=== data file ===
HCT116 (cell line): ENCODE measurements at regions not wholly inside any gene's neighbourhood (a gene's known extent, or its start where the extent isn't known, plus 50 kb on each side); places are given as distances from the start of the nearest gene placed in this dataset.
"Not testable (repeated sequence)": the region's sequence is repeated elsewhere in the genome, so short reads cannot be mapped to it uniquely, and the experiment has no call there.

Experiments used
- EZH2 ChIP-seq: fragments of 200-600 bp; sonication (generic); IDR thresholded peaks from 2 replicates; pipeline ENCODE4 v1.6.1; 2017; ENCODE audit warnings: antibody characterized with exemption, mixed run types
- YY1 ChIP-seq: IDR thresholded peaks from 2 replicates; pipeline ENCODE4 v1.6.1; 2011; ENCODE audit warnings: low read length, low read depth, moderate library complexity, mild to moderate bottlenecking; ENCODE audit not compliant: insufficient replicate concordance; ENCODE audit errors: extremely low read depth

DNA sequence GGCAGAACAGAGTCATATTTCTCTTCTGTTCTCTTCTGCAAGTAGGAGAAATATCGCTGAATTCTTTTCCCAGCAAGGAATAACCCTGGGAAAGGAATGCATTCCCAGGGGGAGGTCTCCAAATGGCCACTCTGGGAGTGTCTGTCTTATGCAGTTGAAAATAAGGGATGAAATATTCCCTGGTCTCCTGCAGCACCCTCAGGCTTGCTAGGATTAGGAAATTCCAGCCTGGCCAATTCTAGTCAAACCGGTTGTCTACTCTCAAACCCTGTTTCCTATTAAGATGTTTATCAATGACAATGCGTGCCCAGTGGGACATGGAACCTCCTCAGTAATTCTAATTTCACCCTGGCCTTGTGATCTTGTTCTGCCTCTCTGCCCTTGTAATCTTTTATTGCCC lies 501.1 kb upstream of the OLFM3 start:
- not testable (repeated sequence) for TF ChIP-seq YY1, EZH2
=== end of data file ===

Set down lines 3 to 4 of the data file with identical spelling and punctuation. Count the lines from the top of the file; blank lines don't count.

Experiments used
- EZH2 ChIP-seq: fragments of 200-600 bp; sonication (generic); IDR thresholded peaks from 2 replicates; pipeline ENCODE4 v1.6.1; 2017; ENCODE audit warnings: antibody characterized with exemption, mixed run types